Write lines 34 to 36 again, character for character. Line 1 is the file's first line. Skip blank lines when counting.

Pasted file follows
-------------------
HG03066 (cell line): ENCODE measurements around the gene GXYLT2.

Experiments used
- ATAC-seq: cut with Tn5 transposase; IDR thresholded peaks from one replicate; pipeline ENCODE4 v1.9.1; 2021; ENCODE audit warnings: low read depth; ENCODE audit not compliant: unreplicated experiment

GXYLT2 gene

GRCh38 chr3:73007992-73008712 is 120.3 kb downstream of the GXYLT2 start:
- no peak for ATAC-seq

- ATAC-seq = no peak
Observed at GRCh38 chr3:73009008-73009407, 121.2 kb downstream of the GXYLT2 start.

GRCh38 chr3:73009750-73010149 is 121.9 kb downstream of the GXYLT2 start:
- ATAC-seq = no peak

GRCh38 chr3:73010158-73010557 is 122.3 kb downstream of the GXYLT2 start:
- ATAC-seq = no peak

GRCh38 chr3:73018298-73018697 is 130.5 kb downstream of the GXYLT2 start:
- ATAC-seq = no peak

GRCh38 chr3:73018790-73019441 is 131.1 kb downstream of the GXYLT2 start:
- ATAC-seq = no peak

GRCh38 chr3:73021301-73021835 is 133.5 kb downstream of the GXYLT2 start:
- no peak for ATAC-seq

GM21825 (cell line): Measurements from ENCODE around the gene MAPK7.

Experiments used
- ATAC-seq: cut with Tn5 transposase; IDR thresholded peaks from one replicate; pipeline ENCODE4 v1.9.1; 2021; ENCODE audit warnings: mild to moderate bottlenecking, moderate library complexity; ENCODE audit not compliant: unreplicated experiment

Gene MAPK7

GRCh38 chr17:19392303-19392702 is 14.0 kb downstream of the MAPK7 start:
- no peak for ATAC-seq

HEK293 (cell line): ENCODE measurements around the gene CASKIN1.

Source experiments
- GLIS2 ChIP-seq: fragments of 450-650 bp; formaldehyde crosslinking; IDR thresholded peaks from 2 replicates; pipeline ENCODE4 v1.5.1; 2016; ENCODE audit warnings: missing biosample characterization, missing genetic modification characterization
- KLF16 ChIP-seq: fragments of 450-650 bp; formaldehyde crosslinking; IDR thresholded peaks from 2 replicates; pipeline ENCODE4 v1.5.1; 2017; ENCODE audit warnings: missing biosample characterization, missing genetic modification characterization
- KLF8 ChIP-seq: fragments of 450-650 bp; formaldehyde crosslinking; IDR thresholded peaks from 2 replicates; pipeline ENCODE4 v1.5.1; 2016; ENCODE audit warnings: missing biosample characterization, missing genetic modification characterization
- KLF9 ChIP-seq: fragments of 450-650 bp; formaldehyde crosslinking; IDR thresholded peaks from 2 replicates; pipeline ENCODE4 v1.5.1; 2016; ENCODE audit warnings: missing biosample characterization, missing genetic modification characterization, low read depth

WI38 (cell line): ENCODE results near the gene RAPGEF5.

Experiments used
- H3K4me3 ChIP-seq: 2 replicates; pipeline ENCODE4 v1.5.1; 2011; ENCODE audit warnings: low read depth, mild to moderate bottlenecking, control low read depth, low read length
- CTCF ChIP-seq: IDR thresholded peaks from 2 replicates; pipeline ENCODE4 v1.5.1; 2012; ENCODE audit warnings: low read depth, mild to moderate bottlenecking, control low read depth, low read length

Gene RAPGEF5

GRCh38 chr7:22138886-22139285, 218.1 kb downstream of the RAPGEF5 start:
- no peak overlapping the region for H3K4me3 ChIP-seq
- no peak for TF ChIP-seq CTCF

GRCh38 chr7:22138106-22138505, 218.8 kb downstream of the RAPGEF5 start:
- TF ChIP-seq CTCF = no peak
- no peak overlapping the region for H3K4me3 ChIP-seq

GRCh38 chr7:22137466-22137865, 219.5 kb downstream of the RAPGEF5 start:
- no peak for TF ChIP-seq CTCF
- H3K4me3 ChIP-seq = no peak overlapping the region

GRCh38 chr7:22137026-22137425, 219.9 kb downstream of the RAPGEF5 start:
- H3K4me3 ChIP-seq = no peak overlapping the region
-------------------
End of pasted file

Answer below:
- CTCF ChIP-seq: IDR thresholded peaks from 2 replicates; pipeline ENCODE4 v1.5.1; 2012; ENCODE audit warnings: low read depth, mild to moderate bottlenecking, control low read depth, low read length

Gene RAPGEF5

GRCh38 chr7:22138886-22139285, 218.1 kb downstream of the RAPGEF5 start: